r ( t ) = l = 0 N a l h ( t - lT - Δ t l , W ) + ( t ) .

Output r(t) is then filtered at filter 312. Filter 312 is a continuous time filter (CTF), which is represented by G(jω). The CTF is low pass filter with a bandwidth of:

ω B = π T ( rad / s )

The output of the filter 312 is represented by y(t) and is sampled at the rate of 1/T Hz. The sampled signal yk is mixed, that it is to say, multiplied with e−jω 1 kT at 316 and e−jω 2 kT 318. The respective mixed samples are summed (averaged) at 320 and 322 and the magnitude of the complex results are extracted at 324 and 326 to generate the position error signals (PESi, where i=1, 2) associated with the first and second frequencies, ω1 and ω2.

Model 300 assumes that the width of the track transducer and the track width are equal. Thus, the displacement E of the track transducer (that portion that is not in the middle track) is less than the width of the track. These assumptions are represented as follows:

{ W track = W head - W track ɛ W track }

It is also assumed that the total read-back signal r(t) is a linear combination of read-back signals over all tracks, yn(t) (n=1, 2, 3). The function yn(t) is the response signal when the transducer is totally in track n and there is no electronics noise, other than the jitter of servo marks. For a given transducer displacement, ε, the length of the transducer over track n is represented as qn(ε). As an example, the transducer displacement in FIG. 2 provides the following values for qn(ε): q1(ε)=ε, q2(ε)=Wtrack−ε and q3(ε)=0. The total output y(t) is expressed as:

y ( t ) = n = 1 3 q n ( ɛ ) W track y n + e g ( t ) ,

where eg(t)=e(t)*g(t) and g(t) is the impulse response of the GTF 312.

In the case where there is no noise, that is, where e(t)=0, the PES is represented as

PES i = k = 0 N y ( kT ) - j ( ω i kT ) , i = 1 , 2.

It can be shown that

PES i = ɛ W track R i , 1 + ( 1 - ɛ W track R i , 2 ) where R i , n = k = 0 N y n ( kT ) - i kT , i = 1 , 2 ; n = 1 , 2.

R1,1 and R2,2 are almost proportional to N. Therefore, the larger N, that is, the more servo bits there are, the more sensitive PESi is with respected to transducer displacement, ε. The cross sensitivity parameters |R1,2| and |R2,1| are relatively small compared to |R1,1| and |R2,1|. Thus, PESi can be approximated as:

{ PES 1 ɛ W track R 1 , 1 PES 2 ( 1 - ɛ W track ) R 2 , 2 .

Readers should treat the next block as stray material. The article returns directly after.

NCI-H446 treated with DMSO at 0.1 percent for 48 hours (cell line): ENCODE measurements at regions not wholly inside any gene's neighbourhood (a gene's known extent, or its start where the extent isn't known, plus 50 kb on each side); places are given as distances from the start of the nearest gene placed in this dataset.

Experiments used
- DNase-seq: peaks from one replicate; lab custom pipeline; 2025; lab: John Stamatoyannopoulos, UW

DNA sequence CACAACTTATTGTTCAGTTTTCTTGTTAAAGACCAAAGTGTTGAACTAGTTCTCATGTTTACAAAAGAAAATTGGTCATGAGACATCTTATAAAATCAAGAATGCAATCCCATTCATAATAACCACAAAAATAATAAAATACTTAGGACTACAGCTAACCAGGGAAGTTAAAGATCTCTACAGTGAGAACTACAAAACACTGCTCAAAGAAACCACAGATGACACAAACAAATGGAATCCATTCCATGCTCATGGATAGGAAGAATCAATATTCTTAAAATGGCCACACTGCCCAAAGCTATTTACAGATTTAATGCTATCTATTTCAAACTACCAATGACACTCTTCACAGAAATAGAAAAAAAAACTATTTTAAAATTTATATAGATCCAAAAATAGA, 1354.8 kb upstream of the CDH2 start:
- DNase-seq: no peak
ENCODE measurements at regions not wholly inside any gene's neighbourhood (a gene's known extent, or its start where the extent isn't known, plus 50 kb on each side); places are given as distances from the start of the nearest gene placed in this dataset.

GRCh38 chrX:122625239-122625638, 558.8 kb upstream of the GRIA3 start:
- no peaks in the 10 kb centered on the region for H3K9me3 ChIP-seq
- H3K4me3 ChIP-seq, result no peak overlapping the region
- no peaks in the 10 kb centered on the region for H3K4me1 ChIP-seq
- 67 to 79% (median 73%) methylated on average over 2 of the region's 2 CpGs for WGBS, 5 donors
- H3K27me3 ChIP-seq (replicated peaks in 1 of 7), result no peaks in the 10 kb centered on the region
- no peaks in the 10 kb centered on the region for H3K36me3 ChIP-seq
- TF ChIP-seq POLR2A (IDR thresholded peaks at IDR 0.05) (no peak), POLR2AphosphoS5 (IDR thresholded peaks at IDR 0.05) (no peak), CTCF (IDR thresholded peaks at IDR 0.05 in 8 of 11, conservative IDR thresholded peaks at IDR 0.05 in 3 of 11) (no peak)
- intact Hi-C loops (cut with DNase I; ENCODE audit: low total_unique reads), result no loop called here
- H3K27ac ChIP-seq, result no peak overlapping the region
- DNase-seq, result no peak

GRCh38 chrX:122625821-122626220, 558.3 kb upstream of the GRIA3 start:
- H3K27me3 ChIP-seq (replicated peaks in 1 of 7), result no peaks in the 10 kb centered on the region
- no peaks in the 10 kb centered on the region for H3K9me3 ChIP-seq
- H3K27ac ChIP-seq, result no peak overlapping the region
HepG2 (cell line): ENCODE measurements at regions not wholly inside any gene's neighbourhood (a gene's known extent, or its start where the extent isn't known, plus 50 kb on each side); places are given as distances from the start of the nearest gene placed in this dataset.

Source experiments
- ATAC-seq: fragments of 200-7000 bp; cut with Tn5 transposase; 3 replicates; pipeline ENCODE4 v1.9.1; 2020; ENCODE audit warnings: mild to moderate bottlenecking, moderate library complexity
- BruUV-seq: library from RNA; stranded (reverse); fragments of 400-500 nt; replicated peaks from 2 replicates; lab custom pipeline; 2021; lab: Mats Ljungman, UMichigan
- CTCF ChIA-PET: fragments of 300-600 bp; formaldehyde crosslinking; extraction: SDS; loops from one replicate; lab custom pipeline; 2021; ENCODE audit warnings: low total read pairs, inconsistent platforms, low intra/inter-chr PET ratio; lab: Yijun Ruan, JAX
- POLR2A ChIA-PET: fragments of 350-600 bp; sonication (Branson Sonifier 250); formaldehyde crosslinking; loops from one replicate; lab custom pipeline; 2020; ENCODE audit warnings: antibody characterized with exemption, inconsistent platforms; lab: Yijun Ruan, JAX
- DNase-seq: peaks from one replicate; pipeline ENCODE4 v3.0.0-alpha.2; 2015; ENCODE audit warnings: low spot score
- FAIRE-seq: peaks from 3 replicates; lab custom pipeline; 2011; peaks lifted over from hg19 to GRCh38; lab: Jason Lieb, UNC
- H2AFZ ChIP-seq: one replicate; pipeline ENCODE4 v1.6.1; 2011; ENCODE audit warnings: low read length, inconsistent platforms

Thus, both PES1 and PES2 are linear with respect to |ε|. Thus, |ε| can be estimated ({circumflex over (ε)}) as follows:

{ ɛ ^ 1 = W track PES 1 R 1 , 1 ɛ ^ 2 = W track ( 1 - PES 1 R 2 , 2 )

with the estimation error, Δεi, defined as Δεi={circumflex over (ε)}i−|ε|, i=1,2. The estimate of |ε| is a combination of {circumflex over (ε)}1 and {circumflex over (ε)}2, represented as {circumflex over (ε)}=c1{circumflex over (ε)}i+c2{circumflex over (ε)}i, where ci>=0 (i=1,2) and c1+c2=1. It should be understood that {circumflex over (ε)}1 is the estimation error based on the portion of the data provided by the track having a frequency of ω1 and {circumflex over (ε)}2 is the estimation error based on the portion of the data provided by the track having a frequency of ω2.

The estimations of PES described above work well for noise-free systems. However, real systems include noise from such noise sources as jitter of servo marks and electrical or electronics noise. In model 300, estimation error Δεi={circumflex over (ε)}i−|ε|, (i=1,2) is a random variable and is a function of both electronics noise, e(t), and jitter, {Δt1}. To determine the effect of each of the noise sources, the mean and variance of Δεi must be determined. The mean and variance of Δεi can be determined through numeric simulations or theoretical methods. Using model 300, with electronics noise e(t) chosen so that the signal to noise ratio is 20 dB and jitter of servo marks chosen as σj ε {0, 0.02W, . . . , 0.10W}, numerical simulations have been employed to compute the mean, E|Δεi|, and variance, Var |Δεi|, of the estimation error. The results of these simulations are shown in graphical form in FIGS. 5A-5C. FIG. 5A shows the mean E|ε1| of Δε1 and FIG. 5C shows the mean E|Δε2| of Δε2. FIG. 5B shows the Var |Δε1|, of Δε1. The results in FIGS. 5A-5C indicate that a non-zero bias of position estimation exists.